Rosé Wines, Tasting Events

Comparing Two Vegan-Friendly Rosé from Tesco

The UK has seen some gorgeous weather recently; sandwiched by days of overcast clouds and a constant dreary drizzle, moments of pure sunshine have broken through. With the Easter weekend giving us all hope that summer might actually be approaching, many of us are starting to dream of evenings spent outside; watching the sun set, washing down summer salads with a chilled glass of wine.

A firm summer favourite has always been rosé. There’s something about the pretty pink hue, and the slightly sweet edge offsetting the dryness, that just screams “warm weather and sunshine- ready”. Its easy-drinking nature and ability to match pretty much any food make it a great choice for a casual evening tipple or lavish Sunday afternoon. I could think of no better way to spend this Easter Sunday than catching up with friends for a picnic, comparing two vegan rosé from Tesco. 

Here are two Tesco vegan wines for under £10: Oriel Coteaux Provence Rosé, and Tesco Finest Provence Rose.

Vegan Wines From Tesco: Comparing Two Provence Rosé
Same country, same grapes, even the same winemaker: but how would these rosé wines compare?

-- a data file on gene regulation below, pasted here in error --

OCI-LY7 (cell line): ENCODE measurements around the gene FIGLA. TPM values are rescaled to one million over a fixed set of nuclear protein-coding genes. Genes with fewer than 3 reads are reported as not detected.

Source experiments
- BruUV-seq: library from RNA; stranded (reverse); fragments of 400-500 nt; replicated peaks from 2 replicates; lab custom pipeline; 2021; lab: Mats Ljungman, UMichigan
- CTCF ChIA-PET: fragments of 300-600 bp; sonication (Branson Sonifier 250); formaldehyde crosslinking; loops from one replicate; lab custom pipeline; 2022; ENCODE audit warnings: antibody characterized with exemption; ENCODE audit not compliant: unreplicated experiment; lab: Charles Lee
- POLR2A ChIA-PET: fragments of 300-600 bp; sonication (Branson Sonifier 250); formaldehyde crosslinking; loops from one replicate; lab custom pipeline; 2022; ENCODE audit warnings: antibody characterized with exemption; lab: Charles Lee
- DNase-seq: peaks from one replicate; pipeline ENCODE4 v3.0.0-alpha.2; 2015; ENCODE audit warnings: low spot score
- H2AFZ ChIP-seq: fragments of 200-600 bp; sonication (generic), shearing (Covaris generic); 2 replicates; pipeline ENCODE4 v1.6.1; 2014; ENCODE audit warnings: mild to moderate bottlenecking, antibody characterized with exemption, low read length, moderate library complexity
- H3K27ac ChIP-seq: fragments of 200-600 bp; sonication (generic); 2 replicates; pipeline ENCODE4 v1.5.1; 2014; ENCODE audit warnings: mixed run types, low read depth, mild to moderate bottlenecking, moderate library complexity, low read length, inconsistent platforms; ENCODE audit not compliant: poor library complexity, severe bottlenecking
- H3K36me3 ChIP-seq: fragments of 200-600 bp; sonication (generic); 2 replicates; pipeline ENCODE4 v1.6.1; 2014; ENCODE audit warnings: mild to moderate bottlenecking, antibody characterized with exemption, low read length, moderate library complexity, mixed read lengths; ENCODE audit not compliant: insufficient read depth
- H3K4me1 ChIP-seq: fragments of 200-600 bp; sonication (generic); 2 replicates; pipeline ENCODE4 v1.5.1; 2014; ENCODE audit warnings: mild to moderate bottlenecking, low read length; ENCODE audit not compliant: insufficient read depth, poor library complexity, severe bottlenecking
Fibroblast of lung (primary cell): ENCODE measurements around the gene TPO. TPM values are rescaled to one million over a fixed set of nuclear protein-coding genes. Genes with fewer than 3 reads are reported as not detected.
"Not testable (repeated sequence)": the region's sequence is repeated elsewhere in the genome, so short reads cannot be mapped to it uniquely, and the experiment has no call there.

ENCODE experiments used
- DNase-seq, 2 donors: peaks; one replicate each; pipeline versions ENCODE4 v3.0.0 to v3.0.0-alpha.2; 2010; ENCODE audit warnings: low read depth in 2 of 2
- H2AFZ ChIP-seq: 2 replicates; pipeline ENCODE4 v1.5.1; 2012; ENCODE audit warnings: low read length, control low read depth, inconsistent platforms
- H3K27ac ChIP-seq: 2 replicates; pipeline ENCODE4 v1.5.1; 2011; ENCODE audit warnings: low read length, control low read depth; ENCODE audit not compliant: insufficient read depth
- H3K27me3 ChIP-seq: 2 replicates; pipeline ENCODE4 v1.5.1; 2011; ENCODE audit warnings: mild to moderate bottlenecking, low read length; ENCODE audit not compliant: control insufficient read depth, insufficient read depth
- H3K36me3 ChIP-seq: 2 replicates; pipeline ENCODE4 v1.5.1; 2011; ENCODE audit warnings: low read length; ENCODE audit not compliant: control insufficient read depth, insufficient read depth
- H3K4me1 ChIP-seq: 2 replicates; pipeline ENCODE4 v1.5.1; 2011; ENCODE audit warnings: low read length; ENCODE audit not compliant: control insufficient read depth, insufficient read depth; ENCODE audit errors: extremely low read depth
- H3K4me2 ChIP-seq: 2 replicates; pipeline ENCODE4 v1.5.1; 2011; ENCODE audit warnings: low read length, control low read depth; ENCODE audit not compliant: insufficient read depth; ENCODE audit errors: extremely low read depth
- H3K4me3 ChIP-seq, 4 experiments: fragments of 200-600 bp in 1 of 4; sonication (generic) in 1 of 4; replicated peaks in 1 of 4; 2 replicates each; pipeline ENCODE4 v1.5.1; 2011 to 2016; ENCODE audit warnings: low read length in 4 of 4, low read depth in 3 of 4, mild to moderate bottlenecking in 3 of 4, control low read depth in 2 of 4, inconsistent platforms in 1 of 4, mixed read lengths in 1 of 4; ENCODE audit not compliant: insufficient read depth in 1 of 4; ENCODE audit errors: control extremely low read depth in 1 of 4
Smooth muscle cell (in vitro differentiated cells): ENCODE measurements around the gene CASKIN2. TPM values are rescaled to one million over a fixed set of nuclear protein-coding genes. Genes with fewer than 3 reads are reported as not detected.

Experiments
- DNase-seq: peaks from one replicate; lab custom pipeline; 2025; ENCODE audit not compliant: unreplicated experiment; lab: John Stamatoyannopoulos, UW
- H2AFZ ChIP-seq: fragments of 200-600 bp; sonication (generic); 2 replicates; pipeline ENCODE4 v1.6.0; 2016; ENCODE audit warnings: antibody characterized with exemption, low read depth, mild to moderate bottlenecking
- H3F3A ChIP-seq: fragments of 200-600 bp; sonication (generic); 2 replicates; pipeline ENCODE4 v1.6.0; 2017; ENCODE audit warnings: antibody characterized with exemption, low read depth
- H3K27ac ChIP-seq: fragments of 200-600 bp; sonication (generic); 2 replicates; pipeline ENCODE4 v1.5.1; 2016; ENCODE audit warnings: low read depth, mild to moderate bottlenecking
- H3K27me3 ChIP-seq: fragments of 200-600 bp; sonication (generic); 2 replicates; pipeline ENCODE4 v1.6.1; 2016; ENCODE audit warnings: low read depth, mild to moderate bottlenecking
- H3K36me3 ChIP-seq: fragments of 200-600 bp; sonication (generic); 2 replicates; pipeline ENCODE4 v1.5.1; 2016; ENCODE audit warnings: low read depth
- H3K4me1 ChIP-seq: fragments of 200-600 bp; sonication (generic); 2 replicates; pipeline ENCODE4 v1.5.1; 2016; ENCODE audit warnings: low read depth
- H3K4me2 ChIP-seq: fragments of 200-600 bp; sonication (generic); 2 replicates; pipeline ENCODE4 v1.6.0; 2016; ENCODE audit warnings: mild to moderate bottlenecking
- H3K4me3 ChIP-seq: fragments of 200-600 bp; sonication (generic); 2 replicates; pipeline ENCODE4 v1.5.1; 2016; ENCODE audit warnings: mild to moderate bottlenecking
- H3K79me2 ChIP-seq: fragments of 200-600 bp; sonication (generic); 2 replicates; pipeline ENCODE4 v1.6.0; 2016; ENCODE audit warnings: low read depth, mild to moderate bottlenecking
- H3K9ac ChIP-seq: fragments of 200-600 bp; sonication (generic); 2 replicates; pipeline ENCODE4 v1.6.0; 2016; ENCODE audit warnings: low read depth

Comparing Tesco Rosé Wines 

Having to opportunity to compare two vegan wines that are similar is good practise for wine-lovers, as it helps highlight the nuances of flavour and quality –  it can also be super interesting to see how different wines made in the same region, using the same grapes, can differ so greatly. These are both Provence Rosé (the home of French Rosé, and the oldest wine-making region in France) and made by the same wine maker: Thomas Castet. 

These vegan rosé are a blend of Grenache, Syrah/Shiraz, and Cinsault. Grenache adds structure and fruitiness, and Cinsault (“san-soo”) adds softness and bouquet, helping to balance the heftier Shiraz grape. Before tasting, I expected them to exhibit flavours of red summer fruits, with some tart berries to prevent them from being cloyingly sweet (the mark of a good Provence Rosé). 


Oriel Coteaux Provence Wine Review

Oriel Rosé Tesco Vegan Friendly
Not so easy-drinking: the Oriel fell a little flat during tasting


The cheaper rosé option (£7.50), Oriel is described as a “wonderfully crisp and fruity wine.” Alas, if I’m honest this fell short, especially when pitted against a better rosé from the same supermarket. The friends who I shared this with liked it – until they tried the other bottle. Unfortunately, I don’t feel this has as much fruit as anticipated, and is acidic and sharp rather than dry and balanced. All in all, I was glad to have a second rosé suitable for vegans readily available. But, as always, another wine-lover may fall head over heels for it! And rosé from Provence is not my favourite style of this summery pink wine. 

Important Note: this wine is labelled as ‘Vegetarian’ on the wine profile page on the Tesco website – scroll to the bottom of the post for the clarification email I received from Tesco – this wine IS vegan-friendly. 


Tesco ‘Finest’ Provence Rosé Wine Review

Comparing Tesco Vegan Rosé
Nice, fruity, balanced – a bargain for just a £1 more!